How to Manage Pests

UC Pest Management Guidelines

Alfalfa

Leafhoppers

Scientific Names:
Garden leafhopper: Empoasca solana
Potato leafhopper: E. fabae
Mexican leafhopper: E. mexara

(Reviewed 11/06, updated 4/08, corrected 9/10)

In this Guideline:


DESCRIPTION OF THE PESTS

Several species of Empoasca leafhoppers occur in alfalfa. They all have the same general overall appearance: small (0.125 inch long), bright green, wedge-shaped bodies. Nymphs (immatures) also have green wedge-shaped bodies and run rapidly when disturbed. They may run forward, backward, or from side to side. Their curious movement plus their shape serve to distinguish them from lygus bug nymphs and slower moving aphids. Other green leafhoppers may be present in alfalfa, but they are much larger in size. Other small leafhoppers found in alfalfa are brown or gray in color and do no apparent damage.

DAMAGE

The most common damage symptom is a yellow, wedge-shaped area at the tip of the leaf. Frequently, the leaf margin and tissue surrounding this area turns red. This symptom may occasionally be confused with boron deficiency but can easily be distinguished from it by the presence of the insect. Plants may become stunted and have very short internodes. Stunting and yellowing may persist into the next cutting cycle, even in the absence of leafhoppers.

Although Empoasca leafhoppers may be found throughout the year, damage in the Central Valley is generally found during July, August, and occasionally September. In the Imperial Valley, damage may occur from May through September; infestations are often adjacent to or upwind from sugarbeets.

MANAGEMENT

Scheduling an early cutting can effectively manage damaging leafhopper populations, otherwise insecticide treatment may be warranted.

Cultural Control

If alfalfa is within a few days of harvest, early cutting will control Empoasca leafhoppers.

Organically Acceptable Methods

Cultural controls are acceptable for use on an organically certified crop.

Monitoring and Treatment Decisions

Check the field in July and August (and if necessary into September) to see if leafhoppers are present. At the first sign of injury, sample the field with a standard sweep net. Leafhopper infestations usually begin on the field margin so be sure to include field edges in your samples. For information on sweep sampling, see SAMPLING WITH A SWEEP NET.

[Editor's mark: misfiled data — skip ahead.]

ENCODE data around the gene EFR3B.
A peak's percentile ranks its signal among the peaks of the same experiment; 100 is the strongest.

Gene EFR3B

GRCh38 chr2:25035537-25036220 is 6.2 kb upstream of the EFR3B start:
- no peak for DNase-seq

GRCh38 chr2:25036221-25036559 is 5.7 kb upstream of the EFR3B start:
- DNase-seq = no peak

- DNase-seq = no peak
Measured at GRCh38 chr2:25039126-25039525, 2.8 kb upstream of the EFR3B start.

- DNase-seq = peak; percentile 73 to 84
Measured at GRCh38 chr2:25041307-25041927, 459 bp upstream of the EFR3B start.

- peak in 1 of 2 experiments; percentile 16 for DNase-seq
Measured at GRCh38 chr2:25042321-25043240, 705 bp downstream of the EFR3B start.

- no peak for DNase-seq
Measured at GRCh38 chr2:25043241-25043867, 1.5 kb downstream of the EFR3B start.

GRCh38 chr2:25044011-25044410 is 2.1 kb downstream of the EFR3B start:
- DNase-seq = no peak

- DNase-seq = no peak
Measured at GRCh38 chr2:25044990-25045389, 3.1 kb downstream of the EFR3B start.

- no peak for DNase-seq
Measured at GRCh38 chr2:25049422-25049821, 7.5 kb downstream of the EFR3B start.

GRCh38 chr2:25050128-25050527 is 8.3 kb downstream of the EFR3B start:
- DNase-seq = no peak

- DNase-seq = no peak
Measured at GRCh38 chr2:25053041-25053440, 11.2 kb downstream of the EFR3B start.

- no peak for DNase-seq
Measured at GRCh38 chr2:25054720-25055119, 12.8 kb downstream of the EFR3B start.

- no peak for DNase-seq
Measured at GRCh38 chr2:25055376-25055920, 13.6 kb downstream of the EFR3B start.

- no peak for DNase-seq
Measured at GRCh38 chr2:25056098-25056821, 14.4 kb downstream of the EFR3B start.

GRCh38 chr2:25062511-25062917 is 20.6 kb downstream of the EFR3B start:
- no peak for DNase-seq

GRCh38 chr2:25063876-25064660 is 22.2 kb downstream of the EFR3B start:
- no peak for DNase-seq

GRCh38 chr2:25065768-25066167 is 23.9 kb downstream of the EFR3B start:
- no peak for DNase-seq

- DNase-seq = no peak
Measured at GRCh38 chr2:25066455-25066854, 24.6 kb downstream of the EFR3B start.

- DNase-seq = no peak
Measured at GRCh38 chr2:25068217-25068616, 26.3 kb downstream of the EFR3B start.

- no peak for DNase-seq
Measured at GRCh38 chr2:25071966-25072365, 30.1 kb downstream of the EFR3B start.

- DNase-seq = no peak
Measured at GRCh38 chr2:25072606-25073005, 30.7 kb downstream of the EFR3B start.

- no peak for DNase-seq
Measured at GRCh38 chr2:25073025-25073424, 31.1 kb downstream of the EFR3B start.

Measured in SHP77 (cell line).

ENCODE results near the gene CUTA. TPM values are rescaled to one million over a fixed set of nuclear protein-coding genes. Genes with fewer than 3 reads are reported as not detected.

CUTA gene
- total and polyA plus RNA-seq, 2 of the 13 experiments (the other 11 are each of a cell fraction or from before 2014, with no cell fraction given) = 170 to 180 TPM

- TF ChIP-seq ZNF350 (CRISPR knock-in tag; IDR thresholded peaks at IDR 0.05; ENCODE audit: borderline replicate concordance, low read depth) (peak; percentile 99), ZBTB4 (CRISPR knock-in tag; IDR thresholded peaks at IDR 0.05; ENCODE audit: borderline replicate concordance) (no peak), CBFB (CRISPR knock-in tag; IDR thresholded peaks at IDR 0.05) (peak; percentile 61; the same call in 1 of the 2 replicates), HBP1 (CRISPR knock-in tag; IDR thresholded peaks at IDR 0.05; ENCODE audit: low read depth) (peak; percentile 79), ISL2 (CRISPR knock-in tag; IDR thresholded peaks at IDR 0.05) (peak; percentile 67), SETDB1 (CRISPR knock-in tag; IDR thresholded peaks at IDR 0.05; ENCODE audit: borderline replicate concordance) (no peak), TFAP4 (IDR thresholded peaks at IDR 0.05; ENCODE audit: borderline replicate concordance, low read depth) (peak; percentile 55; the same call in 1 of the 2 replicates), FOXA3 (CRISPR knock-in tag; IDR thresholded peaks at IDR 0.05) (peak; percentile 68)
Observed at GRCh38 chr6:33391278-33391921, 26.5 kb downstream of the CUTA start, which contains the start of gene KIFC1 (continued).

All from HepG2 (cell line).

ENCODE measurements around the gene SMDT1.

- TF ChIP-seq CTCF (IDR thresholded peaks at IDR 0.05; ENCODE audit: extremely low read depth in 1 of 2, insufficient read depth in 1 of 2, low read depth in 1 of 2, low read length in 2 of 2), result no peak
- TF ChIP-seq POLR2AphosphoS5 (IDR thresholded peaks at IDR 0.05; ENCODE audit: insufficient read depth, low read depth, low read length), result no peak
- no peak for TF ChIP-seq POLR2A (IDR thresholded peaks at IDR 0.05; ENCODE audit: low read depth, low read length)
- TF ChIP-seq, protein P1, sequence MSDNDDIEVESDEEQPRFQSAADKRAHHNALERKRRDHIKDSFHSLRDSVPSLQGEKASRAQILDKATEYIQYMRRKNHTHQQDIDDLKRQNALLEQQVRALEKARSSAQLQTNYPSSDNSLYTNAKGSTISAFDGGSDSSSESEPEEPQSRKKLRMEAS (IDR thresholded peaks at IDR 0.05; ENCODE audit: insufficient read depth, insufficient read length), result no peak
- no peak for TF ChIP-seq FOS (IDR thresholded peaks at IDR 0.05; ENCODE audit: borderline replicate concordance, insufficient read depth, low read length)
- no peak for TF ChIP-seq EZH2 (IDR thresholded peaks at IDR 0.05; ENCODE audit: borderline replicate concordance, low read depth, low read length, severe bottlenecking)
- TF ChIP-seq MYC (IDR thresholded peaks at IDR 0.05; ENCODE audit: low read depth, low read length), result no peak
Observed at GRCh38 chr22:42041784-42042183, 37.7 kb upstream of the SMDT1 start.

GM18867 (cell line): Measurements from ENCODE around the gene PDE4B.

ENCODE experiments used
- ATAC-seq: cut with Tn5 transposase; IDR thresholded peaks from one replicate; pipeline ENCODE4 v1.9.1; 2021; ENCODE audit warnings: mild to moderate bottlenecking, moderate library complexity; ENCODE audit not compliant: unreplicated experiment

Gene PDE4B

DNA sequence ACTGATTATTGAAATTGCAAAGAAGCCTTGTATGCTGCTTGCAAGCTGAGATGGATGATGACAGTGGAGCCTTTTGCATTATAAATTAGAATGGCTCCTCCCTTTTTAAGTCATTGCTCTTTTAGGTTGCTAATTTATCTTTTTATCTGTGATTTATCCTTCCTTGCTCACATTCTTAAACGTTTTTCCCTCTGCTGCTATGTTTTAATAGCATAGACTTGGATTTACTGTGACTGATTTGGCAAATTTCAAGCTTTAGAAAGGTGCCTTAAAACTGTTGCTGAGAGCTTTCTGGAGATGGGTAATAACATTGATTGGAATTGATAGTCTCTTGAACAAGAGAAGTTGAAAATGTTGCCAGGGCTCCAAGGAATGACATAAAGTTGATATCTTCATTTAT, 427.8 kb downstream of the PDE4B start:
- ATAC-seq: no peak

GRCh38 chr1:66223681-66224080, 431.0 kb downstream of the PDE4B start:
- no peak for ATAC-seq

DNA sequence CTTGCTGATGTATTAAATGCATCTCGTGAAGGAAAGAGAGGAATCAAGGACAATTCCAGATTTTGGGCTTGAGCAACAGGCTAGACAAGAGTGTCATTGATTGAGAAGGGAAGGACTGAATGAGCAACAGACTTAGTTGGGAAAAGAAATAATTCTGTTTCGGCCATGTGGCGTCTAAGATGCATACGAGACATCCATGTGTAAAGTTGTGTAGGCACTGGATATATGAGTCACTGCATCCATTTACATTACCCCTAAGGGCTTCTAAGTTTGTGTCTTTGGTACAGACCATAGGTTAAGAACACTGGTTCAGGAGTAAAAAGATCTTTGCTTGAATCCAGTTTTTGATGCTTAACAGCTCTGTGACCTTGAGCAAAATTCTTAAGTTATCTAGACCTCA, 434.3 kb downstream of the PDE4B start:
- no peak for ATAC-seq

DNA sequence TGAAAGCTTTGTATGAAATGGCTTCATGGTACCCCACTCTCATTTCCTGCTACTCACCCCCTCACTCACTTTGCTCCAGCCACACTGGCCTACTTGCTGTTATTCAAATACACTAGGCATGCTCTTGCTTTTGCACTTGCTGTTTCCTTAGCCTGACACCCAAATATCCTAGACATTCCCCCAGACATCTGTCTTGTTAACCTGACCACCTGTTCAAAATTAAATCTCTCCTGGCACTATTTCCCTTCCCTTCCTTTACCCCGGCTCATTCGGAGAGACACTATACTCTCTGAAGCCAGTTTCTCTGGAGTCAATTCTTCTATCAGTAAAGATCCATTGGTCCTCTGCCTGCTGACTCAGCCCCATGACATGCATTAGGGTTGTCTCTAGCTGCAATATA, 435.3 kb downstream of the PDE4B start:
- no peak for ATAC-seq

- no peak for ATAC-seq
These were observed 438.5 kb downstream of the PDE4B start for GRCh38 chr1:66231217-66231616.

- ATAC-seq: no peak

Sample four areas over the entire field by taking 5 sweeps in each area and counting the number of adults and nymphs. Record observations on a monitoring form (100 KB, PDF).

If alfalfa is 2 or more weeks away from harvest, apply treatments if counts reach five leafhoppers per sweep (adults and nymphs combined). Alfalfa scheduled to be harvested in 10 days to 2 weeks should be treated if counts reach 10 per sweep. Often, leafhopper infestations of treatable magnitude are confined to the first 50 to 100 feet of the field margin. If this is the case, treat only the field edges where high leafhopper counts are found.

As an alternative to treating the entire field, border cutting works well to "herd" the leafhoppers into the uncut strip. The strip can then be sprayed a few days after cutting, thus reducing the need to spray the entire field.

Common name Amount/Acre** R.E.I.+ P.H.I.+
(trade name)   (hours) (days)

  Calculate impact of pesticide on air quality
 
The following materials are listed in order of usefulness, taking into account efficacy and impact on natural enemies and honey bees. When choosing a pesticide, also consider environmental impact. Not all registered pesticides are listed. Always read label of product being used.
 
A. PERMETHRIN*
  (Pounce) 3.2EC 4–8 oz 12 see comments
  (Ambush) 25WP 3.2–12.8 oz 12 see comments
  MODE OF ACTION: A pyrethroid (Group 3)1 insecticide.
  COMMENTS: Do not apply when bees are present. Do not apply more than 8 oz/acre/cutting of Pounce or 12.8 oz/acre/cutting of Ambush. For Pounce the preharvest interval is 0 days for 4 oz/acre and 14 days for more than 4 oz/acre; for Ambush it is 0 days for less than 6.4 oz/acre and 14 days for more than 6.4 oz/acre.